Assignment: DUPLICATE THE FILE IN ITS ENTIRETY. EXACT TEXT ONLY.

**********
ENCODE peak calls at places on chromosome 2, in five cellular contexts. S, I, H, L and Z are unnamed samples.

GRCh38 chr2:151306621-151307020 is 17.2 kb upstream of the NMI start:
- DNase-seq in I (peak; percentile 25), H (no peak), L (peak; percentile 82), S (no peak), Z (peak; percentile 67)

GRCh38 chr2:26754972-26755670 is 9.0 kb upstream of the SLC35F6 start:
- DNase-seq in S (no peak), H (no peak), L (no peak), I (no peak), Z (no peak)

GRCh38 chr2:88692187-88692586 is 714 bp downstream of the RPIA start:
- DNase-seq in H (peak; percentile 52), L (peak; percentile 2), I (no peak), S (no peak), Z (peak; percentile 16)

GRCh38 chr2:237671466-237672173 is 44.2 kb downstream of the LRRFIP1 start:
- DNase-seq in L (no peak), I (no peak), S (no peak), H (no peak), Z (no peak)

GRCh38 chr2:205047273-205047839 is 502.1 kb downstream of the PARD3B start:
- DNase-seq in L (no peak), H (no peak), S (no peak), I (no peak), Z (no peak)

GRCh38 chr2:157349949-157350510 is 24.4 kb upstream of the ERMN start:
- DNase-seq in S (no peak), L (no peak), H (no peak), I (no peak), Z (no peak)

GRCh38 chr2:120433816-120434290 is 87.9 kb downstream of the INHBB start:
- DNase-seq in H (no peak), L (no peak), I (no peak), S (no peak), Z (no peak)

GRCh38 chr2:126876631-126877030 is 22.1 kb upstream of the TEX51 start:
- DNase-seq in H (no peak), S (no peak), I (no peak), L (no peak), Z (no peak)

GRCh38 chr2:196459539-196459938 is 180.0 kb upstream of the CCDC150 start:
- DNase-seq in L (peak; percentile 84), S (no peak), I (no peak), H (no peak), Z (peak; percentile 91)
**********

ENCODE peak calls at places on chromosome 2, in five cellular contexts. S, I, H, L and Z are unnamed samples.

GRCh38 chr2:151306621-151307020 is 17.2 kb upstream of the NMI start:
- DNase-seq in I (peak; percentile 25), H (no peak), L (peak; percentile 82), S (no peak), Z (peak; percentile 67)

GRCh38 chr2:26754972-26755670 is 9.0 kb upstream of the SLC35F6 start:
- DNase-seq in S (no peak), H (no peak), L (no peak), I (no peak), Z (no peak)

GRCh38 chr2:88692187-88692586 is 714 bp downstream of the RPIA start:
- DNase-seq in H (peak; percentile 52), L (peak; percentile 2), I (no peak), S (no peak), Z (peak; percentile 16)

GRCh38 chr2:237671466-237672173 is 44.2 kb downstream of the LRRFIP1 start:
- DNase-seq in L (no peak), I (no peak), S (no peak), H (no peak), Z (no peak)

GRCh38 chr2:205047273-205047839 is 502.1 kb downstream of the PARD3B start:
- DNase-seq in L (no peak), H (no peak), S (no peak), I (no peak), Z (no peak)

GRCh38 chr2:157349949-157350510 is 24.4 kb upstream of the ERMN start:
- DNase-seq in S (no peak), L (no peak), H (no peak), I (no peak), Z (no peak)

GRCh38 chr2:120433816-120434290 is 87.9 kb downstream of the INHBB start:
- DNase-seq in H (no peak), L (no peak), I (no peak), S (no peak), Z (no peak)

GRCh38 chr2:126876631-126877030 is 22.1 kb upstream of the TEX51 start:
- DNase-seq in H (no peak), S (no peak), I (no peak), L (no peak), Z (no peak)

GRCh38 chr2:196459539-196459938 is 180.0 kb upstream of the CCDC150 start:
- DNase-seq in L (peak; percentile 84), S (no peak), I (no peak), H (no peak), Z (peak; percentile 91)